State v. Maher

Annotate this Case

272 N.W.2d 797 (1978)

STATE of South Dakota, Plaintiff and Respondent, v. Myron J. MAHER, Defendant and Appellant.

No. 12130.

Supreme Court of South Dakota.

Argued September 12, 1977.

Decided December 19, 1978.

*798 John P. Guhin, Asst. Atty. Gen., Pierre, for plaintiff and respondent; William J. Janklow, Atty. Gen., Pierre, on the brief.

Thomas M. Maher of Maher & Lovald, Pierre, for defendant and appellant.

MORGAN, Justice (on reassignment).

The defendant, Myron J. Maher, appeals from his conviction by jury, pursuant to SDCL 32-23-1, of driving while under the influence of an alcoholic beverage. We affirm.

On January 14, 1976, defendant's car stalled in a Mobridge intersection. Two police officers found the defendant attempting to start his car. Because of a strong odor of alcohol, defendant was given field sobriety tests, arrested, taken to the police station, and given the implied consent and the Miranda warnings.

When asked if he would take a breathalyzer test, defendant refused. Later, after having been taken to his cell, defendant decided that he would take the test. After the requisite twenty-minute wait, defendant again refused to take the test. He was placed in his cell and began to do strenuous exercises. Shortly thereafter, defendant consented to take the breathalyzer test. The test was completed; defendant's blood alcohol level was .19%.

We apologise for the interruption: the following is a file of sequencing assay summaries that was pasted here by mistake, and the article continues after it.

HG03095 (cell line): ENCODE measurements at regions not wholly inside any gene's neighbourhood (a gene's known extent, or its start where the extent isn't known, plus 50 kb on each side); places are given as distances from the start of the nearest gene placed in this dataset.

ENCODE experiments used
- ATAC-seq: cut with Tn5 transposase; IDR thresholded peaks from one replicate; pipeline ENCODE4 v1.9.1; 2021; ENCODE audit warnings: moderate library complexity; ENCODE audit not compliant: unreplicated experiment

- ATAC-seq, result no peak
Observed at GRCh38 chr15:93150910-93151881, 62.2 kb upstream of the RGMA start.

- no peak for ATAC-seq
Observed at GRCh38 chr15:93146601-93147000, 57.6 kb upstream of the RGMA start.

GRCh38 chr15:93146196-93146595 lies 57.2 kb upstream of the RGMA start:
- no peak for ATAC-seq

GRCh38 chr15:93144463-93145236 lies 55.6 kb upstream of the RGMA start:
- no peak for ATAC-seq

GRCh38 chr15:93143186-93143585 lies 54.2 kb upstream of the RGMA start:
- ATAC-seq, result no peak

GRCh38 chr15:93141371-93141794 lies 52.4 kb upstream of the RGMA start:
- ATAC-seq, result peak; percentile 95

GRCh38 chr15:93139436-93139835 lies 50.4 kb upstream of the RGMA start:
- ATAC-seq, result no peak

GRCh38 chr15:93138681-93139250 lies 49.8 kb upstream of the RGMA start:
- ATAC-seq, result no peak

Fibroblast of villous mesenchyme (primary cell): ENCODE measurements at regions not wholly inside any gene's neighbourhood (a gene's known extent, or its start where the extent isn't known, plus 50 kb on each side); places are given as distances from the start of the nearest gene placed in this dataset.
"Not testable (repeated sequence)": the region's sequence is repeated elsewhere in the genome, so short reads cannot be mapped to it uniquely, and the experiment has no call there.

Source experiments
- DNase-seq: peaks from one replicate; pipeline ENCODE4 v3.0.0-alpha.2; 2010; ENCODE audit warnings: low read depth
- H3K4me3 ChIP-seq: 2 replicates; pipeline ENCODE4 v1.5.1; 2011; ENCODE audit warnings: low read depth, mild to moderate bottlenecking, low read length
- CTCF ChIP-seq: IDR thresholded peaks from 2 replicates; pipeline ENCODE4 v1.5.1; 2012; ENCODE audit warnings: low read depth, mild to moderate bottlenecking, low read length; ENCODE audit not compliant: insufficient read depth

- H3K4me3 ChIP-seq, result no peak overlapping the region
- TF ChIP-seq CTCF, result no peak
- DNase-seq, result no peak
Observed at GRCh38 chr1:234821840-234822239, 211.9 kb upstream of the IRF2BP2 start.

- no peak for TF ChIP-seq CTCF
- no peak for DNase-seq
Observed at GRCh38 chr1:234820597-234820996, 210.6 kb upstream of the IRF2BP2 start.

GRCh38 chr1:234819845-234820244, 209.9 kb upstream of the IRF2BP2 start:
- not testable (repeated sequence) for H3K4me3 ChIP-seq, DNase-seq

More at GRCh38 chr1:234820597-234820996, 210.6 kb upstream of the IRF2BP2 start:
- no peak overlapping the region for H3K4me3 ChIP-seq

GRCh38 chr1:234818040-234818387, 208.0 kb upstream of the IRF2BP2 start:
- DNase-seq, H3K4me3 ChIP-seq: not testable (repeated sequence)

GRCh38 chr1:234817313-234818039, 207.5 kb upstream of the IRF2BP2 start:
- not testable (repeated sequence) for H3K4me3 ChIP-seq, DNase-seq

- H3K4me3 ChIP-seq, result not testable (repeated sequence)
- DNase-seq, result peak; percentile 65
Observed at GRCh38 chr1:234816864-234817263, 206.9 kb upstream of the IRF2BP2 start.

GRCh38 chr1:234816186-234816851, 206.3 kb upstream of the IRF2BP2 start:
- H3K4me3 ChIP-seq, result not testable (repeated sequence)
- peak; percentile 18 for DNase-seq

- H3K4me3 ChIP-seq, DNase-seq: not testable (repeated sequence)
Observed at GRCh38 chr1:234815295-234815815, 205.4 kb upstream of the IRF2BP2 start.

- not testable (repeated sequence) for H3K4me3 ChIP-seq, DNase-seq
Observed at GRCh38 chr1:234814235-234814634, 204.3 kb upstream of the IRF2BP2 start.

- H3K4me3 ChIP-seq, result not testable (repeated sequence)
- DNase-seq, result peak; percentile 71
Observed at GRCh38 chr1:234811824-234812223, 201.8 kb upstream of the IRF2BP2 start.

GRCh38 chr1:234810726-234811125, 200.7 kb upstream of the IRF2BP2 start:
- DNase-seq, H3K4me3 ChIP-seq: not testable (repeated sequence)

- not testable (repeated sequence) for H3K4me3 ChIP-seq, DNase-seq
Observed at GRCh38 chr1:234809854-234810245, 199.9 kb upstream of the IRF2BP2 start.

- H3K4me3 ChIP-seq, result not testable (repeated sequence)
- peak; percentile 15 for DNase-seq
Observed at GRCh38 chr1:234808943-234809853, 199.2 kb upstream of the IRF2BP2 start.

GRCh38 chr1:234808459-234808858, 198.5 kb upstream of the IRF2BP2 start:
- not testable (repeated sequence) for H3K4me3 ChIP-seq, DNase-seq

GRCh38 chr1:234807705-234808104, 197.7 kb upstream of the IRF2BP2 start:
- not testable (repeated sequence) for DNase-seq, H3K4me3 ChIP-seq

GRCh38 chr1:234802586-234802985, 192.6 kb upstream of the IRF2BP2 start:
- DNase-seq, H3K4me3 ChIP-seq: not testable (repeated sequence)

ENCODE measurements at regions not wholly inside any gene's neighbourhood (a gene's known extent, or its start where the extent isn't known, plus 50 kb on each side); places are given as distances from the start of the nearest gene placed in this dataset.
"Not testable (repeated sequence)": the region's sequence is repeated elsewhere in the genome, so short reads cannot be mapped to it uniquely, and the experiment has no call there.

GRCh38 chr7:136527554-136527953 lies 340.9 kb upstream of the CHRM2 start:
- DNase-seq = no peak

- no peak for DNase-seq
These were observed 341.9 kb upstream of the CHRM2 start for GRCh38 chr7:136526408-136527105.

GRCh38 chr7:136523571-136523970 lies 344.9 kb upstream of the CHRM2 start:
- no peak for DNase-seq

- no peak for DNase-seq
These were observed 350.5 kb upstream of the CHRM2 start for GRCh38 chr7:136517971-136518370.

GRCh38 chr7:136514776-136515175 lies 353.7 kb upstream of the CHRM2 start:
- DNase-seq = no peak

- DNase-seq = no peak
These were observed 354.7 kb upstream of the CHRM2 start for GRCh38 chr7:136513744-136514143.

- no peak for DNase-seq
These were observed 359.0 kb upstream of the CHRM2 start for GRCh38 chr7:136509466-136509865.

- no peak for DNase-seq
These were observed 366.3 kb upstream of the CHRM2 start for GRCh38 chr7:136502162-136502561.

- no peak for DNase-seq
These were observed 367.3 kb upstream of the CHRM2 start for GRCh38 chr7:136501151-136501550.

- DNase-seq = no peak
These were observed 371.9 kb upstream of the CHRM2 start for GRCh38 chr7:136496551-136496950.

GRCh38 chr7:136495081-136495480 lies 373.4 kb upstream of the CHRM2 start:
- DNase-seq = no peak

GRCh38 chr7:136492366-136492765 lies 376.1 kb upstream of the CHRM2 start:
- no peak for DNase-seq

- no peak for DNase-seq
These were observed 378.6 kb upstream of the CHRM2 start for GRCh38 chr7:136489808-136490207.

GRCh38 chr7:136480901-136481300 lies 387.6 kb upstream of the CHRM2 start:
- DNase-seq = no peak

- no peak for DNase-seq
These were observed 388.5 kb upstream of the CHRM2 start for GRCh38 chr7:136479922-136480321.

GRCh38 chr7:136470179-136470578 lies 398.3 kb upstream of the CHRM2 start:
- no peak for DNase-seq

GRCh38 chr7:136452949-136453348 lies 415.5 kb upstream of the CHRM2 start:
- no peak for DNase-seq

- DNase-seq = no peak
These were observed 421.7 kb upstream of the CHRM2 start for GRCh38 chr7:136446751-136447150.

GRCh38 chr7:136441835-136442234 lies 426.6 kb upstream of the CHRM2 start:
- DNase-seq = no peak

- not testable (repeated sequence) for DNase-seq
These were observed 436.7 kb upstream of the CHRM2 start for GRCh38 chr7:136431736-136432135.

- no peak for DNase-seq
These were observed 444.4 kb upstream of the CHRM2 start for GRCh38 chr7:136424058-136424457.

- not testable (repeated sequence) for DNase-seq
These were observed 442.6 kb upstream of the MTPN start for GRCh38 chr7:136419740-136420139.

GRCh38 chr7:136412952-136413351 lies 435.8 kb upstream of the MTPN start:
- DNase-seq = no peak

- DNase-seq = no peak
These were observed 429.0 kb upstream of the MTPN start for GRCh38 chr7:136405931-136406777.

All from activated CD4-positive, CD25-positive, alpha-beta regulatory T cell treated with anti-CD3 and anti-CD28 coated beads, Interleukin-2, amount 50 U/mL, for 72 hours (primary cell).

The test result was offered and admitted at the trial. Over defendant's continuing objection, the two arresting officers were also allowed to testify about defendant's refusals to take the breathalyzer test. In addition, the state's attorney in final argument commented upon the defendant's refusals.

The primary issues on this appeal are whether the admission into evidence of testimony of the defendant's initial refusals to take the breathalyzer test constitutes reversible *799 error and whether admission of said testimony violates defendant's constitutional rights against self-incrimination.

Whether evidence of and comment upon a defendant's refusal to take a breathalyzer test is admissible in a DWI prosecution where the defendant eventually consents to take the test is an issue not entirely foreign to this court.